[openssl-users] Question about OpenSSL and FIPS 140-2 module

Jakob Bohm jb-openssl at wisemo.com
Thu Aug 4 16:26:02 UTC 2016

On 04/08/2016 17:53, Thomas Francis, Jr. wrote:
> ...
> I really should point out three things, though:
> 1) FIPS 140 compliance (from any software package) is always less secure than non-FIPS 140 compliant packages.  By its nature, the validation process places software several months to years out of date, and no changes are allowed, even to address severe security problems.  There are known security problems in at least some of the OpenSSL FIPS modules.
> 2) FIPS 140 compliance is _not_ about security.  It’s about proving that specific algorithms are in use, for purposes of government auditing.  Nothing in the compliance tests actually prove that, either.  The algorithms must simply be able to produce the correct output for well-known inputs (that includes several runtime tests that also only prove it gives the right output for well-known inputs), and there must exist some sort of “proof” that the module has not been modified from the tested form.  There’s nothing in there to prevent FIPS 140 validation of a module that stores all your keys and sends them to someone else, and there’s nothing in there to prevent FIPS 140 validation of a module that contains algorithms that only do the right thing for those well-known inputs.  There are even approved algorithms that have been shown to be insecure, even when the software implements the algorithm correctly (see Dual EC DRBG).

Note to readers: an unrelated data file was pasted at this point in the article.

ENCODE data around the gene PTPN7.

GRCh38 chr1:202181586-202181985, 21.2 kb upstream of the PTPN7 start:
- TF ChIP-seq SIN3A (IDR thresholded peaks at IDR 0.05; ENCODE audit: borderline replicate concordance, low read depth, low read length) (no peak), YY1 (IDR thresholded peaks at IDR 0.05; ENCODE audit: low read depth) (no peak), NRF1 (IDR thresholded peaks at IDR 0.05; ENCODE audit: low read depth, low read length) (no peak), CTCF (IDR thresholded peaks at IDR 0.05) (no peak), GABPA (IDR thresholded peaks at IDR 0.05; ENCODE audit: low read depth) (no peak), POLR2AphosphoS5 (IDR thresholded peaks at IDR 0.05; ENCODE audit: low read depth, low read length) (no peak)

> 3) Unless you’re required by regulation to have FIPS 140 compliance, you should avoid it like the plague it is.  It’s less secure, and you’ll never be able to update your software in a timely manner (even if there were no security problems, which is unlikely).  Given that you reference COTS instead of GOTS, I suspect you’re not working for a government agency that is required to comply with FIPS 140.
At least one public non-gov CA has made the mistake of putting
FIPS-140-2 compliance into one of their CP/CPS documents for
how non-gov certificate holders should store their private key.

Hopefully, this is an outlier, but it shows that FIPS 140-2
requirements sometimes sneak outside the USGOV context.


Jakob Bohm, CIO, Partner, WiseMo A/S.  https://www.wisemo.com
Transformervej 29, 2860 Søborg, Denmark.  Direct +45 31 13 16 10
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